What Does Build Mean?

The term build may refer to the process by which source code is converted into a stand-alone form that can be run on a computer or to the form itself. One of the most important steps of a software build is the compilation process, where source code files are converted into executable code. The process of building software is usually managed by a build tool. Builds are created when a certain point in development has been reached or the code has been deemed ready for implementation, either for testing or outright release.


A build is also known as a software build or code build.

Techopedia Explains Build

The term build can have a slightly different meaning depending on whether it is used as a noun or a verb. A developer might “do a build”, which means to run the build process, but then might also refer to the end result as “build number 175”, to differentiate it when talking to his colleagues.

A build can be simple or extremely complex. A single developer will most often build right from his desktop within his integrated development environment, while a large team will generally have professionals who do nothing but supervise the build process. In the latter case, extensive build tools are used that can also aid in testing, metrics and other functions.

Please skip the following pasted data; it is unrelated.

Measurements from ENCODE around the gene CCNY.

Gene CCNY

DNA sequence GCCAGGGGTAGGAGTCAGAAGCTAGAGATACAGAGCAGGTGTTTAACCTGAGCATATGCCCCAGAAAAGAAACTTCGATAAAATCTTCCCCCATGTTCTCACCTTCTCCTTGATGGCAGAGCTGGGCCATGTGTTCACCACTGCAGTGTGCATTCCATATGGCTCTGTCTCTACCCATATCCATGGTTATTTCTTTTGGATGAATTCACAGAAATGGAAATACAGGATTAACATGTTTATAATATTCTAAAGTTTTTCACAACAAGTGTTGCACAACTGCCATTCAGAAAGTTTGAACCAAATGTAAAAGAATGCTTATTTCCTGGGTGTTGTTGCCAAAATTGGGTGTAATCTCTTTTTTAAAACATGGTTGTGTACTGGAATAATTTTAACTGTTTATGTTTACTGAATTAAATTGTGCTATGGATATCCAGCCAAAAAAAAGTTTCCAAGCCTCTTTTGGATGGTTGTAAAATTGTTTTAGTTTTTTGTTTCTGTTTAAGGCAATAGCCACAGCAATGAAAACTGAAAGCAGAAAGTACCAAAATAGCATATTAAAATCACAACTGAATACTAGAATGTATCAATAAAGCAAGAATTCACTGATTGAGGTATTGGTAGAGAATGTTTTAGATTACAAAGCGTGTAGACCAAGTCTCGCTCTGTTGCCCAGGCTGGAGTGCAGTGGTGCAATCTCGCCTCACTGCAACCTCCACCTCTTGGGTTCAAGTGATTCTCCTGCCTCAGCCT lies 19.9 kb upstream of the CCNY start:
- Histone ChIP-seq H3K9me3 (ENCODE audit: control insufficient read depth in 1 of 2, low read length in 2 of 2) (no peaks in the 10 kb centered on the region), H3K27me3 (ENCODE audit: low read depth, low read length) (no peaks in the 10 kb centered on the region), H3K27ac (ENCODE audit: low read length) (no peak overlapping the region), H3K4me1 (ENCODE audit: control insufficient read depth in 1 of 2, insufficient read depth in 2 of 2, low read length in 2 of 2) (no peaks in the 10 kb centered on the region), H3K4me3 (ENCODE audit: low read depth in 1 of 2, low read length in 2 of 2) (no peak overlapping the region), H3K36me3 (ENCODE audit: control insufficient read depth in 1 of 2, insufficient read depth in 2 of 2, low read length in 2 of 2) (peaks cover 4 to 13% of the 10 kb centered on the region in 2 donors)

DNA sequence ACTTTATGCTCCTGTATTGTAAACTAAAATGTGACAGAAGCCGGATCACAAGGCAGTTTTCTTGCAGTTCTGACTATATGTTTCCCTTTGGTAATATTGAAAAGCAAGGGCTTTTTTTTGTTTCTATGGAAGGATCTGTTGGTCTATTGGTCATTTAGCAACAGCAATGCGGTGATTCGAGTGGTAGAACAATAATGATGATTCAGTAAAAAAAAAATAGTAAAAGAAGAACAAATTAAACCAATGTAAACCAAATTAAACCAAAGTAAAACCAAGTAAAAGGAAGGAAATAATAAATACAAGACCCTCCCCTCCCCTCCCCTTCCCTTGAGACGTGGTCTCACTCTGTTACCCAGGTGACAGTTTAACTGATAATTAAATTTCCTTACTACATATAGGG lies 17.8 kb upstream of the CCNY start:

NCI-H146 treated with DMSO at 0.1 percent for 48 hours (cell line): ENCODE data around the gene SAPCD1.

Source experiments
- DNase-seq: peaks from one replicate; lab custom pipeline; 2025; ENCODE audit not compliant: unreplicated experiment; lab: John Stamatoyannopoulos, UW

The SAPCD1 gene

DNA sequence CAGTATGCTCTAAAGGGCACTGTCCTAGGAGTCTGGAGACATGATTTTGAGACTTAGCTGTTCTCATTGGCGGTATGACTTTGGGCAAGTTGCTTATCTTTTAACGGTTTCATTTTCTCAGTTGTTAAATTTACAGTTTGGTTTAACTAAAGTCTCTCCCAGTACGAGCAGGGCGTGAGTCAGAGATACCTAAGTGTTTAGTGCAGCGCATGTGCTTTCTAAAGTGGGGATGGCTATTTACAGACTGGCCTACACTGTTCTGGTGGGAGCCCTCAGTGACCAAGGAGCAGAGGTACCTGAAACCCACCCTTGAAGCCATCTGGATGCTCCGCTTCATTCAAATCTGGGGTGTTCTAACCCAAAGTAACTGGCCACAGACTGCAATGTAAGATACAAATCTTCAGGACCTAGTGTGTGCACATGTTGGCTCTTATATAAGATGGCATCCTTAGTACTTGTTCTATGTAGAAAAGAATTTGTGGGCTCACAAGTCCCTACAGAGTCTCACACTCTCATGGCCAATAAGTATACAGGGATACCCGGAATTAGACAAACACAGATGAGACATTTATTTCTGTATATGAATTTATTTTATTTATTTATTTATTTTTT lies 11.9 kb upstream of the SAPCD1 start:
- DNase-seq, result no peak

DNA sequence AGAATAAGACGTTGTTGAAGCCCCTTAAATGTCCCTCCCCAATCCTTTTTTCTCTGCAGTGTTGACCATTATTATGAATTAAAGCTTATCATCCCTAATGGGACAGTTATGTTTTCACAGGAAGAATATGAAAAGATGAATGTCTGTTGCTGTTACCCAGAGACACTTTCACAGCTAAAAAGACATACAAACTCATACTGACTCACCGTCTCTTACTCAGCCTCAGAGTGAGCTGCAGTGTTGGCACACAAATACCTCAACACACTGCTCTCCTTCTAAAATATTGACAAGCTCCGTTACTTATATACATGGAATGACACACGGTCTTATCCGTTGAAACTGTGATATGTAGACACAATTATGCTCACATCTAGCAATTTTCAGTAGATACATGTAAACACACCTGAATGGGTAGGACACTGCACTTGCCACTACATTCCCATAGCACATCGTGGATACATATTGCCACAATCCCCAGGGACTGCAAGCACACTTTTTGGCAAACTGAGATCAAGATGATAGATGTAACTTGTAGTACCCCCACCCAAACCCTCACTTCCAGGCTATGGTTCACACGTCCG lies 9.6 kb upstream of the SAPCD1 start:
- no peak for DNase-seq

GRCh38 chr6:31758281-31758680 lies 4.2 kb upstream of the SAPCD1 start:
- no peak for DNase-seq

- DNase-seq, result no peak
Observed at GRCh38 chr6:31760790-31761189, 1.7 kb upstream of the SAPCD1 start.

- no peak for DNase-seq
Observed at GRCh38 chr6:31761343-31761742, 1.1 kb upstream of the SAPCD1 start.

A build is usually a version of software in pre-release format that is used only by the software development company. When the build is finished, it is often stored as a single package and is marketed under a version number, although it is often possible to find the build number if you dig deep enough. Ideally, or in theory, incremental and later versions of builds have more features and fewer bugs, although this doesn’t always work in practice.


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Margaret Rouse
Technology Expert

Margaret is an award-winning technical writer and teacher known for her ability to explain complex technical subjects to a non-technical business audience. Over the past twenty years, her IT definitions have been published by Que in an encyclopedia of technology terms and cited in articles by the New York Times, Time Magazine, USA Today, ZDNet, PC Magazine, and Discovery Magazine. She joined Techopedia in 2011. Margaret's idea of a fun day is helping IT and business professionals learn to speak each other’s highly specialized languages.